We are addressing key issues in molecular neurobiology and cardiology: how hormones and neurotransmitters regulate the function of cardiac cells and neurons, by acting on G proteins that transmit the signal, and ion channels – proteins that underlie the electrical activity in these cells; how these functions are altered in disease; and, whenever possible, seek for treatments for the accompanying disorders. We are studying central open issues in this field: protein complexes and the biochemical cascades involved in modulation of ion channels; cellular, biophysical and biochemical mechanisms that underlie the function of proteins responsible for excitability; changes in their function as a result of genetic disorders, cardiac disease and neurologic disorders, currently with an emphasis on GNB1 Encephalopathy. The laboratory uses animal and cell models and a wide range of methodologies: recombinant DNA and molecular biology; protein biochemistry; kinetic/math modeling; molecular modeling; biophysics; electrophysiology; optical methods; cell culture; and other.
Main projects in the lab:
1) Molecular mechanisms of function and regulation of G protein activated K+ channels (GIRK). These proteins are major mediators of inhibitory effects of neurotransmitters in heart and brain. We study the regulation of these channels by receptors and G protein subunits, interactions within this protein molecule and the formation of signaling complexes with other proteins, the importance of diversity of GIRK genes in their function, their role in regulation of excitability in neurons and in disease.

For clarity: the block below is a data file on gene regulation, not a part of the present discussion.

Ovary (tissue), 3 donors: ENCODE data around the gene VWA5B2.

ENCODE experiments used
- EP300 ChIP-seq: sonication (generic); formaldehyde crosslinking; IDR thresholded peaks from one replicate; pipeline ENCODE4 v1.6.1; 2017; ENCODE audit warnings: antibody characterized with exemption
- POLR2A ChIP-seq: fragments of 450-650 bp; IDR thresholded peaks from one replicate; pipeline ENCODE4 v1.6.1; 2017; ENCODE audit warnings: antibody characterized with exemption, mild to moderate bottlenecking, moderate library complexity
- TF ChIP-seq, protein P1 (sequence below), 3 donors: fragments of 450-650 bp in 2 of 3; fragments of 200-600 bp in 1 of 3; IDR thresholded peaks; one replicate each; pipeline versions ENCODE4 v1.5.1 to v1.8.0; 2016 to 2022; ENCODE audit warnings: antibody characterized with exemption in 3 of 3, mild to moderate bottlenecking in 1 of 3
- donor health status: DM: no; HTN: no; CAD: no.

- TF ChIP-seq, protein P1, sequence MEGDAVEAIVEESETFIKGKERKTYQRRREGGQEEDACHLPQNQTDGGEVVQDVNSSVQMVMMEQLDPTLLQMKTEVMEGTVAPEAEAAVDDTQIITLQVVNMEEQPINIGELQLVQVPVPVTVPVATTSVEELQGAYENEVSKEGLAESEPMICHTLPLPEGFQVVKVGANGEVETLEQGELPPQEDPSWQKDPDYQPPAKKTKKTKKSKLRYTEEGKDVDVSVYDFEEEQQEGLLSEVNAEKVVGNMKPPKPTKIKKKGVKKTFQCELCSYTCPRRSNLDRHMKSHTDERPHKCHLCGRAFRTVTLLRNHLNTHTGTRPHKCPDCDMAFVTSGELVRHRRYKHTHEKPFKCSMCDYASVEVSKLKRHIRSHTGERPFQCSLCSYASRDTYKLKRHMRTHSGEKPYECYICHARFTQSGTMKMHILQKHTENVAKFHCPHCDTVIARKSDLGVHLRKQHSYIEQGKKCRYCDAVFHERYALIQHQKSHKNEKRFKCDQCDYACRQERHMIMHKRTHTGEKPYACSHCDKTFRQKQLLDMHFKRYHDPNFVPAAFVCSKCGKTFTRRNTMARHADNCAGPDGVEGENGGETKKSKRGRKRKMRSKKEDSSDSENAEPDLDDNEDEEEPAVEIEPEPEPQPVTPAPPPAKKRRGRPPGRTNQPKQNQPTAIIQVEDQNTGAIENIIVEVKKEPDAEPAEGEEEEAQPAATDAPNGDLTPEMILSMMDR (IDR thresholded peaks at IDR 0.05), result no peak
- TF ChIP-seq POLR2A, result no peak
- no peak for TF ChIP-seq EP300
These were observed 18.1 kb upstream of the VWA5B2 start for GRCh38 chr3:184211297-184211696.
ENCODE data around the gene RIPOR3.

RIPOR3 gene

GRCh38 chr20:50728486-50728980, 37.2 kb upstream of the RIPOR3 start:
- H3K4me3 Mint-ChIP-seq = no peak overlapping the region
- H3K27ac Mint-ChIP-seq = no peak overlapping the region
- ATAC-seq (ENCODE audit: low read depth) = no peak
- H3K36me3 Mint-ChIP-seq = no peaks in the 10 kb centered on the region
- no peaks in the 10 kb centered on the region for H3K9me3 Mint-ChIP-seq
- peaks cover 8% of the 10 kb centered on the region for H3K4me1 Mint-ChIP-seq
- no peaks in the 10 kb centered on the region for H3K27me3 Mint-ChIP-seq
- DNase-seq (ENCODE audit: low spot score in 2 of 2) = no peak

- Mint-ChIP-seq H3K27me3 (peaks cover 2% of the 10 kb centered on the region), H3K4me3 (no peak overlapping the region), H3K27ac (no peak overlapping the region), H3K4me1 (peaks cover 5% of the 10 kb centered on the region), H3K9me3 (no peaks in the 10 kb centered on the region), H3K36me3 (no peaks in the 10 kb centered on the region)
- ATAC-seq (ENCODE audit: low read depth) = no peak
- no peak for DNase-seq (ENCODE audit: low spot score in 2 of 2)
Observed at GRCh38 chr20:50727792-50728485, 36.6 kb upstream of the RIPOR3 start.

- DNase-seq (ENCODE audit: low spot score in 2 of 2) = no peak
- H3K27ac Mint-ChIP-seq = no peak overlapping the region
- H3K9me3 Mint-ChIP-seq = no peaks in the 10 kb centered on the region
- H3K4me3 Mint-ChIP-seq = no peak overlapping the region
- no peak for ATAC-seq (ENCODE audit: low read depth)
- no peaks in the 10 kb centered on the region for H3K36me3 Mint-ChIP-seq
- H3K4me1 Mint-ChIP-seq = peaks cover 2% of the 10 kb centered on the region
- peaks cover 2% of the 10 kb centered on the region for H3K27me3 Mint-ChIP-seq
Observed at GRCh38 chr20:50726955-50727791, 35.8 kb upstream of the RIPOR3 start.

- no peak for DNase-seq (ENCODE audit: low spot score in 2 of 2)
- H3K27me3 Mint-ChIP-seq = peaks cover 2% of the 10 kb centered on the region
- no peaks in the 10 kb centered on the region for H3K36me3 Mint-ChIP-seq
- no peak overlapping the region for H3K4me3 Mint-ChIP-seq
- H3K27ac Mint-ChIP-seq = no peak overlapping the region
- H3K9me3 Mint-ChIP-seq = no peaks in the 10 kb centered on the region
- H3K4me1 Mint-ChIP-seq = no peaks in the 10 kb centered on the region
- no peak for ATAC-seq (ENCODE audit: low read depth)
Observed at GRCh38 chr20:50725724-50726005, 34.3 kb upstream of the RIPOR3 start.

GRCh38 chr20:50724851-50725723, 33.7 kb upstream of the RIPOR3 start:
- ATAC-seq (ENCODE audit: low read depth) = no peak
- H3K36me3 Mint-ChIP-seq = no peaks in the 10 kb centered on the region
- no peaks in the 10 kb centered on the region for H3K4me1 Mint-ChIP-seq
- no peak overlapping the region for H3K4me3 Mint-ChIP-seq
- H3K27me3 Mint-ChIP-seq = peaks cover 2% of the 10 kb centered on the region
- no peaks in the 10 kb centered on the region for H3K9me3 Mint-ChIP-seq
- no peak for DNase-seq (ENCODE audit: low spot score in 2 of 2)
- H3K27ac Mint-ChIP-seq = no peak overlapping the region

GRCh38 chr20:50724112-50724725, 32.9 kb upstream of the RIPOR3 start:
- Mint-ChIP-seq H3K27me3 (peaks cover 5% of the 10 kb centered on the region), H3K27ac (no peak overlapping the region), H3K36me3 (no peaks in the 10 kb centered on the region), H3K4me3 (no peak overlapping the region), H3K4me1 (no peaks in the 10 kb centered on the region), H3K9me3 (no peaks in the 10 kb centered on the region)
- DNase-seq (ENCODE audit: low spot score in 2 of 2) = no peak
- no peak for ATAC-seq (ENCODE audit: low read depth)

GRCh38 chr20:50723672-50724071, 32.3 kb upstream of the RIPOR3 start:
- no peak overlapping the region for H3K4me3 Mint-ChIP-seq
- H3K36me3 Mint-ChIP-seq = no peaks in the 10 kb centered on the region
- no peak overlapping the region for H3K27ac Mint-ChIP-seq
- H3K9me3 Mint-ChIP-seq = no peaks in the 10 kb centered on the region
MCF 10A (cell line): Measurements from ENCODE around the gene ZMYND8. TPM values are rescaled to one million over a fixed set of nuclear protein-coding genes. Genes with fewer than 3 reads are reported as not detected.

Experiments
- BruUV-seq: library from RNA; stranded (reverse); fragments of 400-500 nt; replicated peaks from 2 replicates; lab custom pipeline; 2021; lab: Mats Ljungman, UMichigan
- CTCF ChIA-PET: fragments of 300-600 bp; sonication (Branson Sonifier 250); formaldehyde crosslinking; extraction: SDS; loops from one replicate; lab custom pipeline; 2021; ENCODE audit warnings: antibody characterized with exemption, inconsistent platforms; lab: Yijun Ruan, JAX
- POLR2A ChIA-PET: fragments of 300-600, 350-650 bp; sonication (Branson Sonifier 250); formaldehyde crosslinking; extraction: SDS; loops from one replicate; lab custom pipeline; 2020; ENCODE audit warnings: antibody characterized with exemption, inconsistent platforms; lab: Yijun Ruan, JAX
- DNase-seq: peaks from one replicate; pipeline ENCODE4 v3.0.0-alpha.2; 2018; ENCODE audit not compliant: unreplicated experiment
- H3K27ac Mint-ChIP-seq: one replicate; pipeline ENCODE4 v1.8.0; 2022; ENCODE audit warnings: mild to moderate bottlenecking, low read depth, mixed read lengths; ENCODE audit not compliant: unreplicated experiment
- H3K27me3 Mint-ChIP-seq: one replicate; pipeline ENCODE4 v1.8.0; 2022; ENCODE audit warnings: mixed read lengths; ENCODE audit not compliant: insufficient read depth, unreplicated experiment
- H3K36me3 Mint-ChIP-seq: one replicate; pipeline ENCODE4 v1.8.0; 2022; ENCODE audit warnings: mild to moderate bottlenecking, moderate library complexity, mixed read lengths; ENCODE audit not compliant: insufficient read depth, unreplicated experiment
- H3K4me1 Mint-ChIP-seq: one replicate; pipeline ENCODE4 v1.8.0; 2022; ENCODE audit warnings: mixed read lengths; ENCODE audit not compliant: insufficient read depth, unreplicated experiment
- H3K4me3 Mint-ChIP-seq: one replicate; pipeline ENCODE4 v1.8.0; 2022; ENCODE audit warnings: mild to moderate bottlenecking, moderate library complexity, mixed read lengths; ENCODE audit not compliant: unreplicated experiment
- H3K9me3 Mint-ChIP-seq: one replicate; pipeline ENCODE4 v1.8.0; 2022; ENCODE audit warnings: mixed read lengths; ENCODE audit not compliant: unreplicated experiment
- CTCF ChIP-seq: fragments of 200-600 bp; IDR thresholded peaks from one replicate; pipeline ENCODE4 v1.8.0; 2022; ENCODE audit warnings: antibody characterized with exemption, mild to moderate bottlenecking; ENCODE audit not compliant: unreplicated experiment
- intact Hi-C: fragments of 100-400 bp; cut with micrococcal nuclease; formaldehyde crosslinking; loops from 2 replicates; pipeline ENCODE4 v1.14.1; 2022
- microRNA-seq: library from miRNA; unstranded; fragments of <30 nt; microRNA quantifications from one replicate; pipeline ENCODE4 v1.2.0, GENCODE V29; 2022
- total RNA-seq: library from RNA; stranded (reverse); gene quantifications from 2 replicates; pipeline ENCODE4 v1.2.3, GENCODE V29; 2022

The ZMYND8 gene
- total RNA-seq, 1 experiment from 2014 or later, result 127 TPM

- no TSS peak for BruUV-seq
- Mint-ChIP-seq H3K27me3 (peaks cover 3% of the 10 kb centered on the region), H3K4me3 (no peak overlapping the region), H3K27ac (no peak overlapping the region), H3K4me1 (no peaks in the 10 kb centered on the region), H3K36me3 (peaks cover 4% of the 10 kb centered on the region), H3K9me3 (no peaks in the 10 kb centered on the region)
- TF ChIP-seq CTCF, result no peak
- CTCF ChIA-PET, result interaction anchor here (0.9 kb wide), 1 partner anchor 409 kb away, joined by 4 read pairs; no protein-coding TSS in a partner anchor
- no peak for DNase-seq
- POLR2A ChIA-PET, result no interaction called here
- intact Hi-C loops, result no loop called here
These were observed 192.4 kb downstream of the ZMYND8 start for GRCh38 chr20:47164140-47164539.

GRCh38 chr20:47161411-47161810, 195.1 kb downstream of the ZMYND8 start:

2) The function of cardiac calcium channels and their regulation by auxiliary proteins, by the diversity of their isoforms (alternative splicing/posttranslational modifications), with current emphasis on fundamental and previously poorly understood aspects of adrenergic (adrenalin & noradrenalin) regulation of these channels.
3) Regulation of ion channels by drugs used in treatment of neurological disorders. Our current emphasis is on GNB1 Encephalopathy, a recently discovered neurologic disorder, caused by mutations in Gβ1 subunit of G proteins. We found that different mutations differentially and specifically affect distinct GIRK channel subunits, and affect transmitter release. Based on these findings, we currently work toward the development of treatments for GNB1-accompanying epilepsy.